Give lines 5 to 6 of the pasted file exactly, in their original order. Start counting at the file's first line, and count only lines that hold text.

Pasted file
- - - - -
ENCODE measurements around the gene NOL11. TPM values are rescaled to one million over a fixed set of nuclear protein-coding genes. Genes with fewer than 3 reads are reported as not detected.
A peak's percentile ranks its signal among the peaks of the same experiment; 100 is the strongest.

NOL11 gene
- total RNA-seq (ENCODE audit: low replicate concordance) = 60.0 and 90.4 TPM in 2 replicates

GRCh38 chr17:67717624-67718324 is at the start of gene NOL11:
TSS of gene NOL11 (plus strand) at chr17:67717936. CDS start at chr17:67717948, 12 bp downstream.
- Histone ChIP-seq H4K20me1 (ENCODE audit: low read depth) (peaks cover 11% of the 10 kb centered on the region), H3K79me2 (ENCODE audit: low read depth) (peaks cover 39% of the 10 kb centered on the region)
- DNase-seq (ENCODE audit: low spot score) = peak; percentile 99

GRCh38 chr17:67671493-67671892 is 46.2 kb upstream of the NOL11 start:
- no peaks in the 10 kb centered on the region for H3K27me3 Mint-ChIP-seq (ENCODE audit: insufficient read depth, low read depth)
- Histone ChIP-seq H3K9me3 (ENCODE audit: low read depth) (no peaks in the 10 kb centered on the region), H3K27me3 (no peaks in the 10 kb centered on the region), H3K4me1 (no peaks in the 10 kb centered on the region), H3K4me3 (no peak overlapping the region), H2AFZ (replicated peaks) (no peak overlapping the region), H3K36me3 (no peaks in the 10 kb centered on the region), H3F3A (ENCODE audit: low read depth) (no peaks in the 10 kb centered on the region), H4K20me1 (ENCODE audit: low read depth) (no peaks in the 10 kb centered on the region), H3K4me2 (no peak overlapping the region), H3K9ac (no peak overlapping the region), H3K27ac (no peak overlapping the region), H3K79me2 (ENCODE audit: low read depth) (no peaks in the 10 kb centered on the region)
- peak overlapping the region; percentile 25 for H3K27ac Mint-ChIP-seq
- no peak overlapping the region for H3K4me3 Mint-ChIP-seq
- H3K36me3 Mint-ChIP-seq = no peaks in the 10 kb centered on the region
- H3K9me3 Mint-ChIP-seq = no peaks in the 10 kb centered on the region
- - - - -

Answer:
GRCh38 chr17:67717624-67718324 is at the start of gene NOL11:
TSS of gene NOL11 (plus strand) at chr17:67717936. CDS start at chr17:67717948, 12 bp downstream.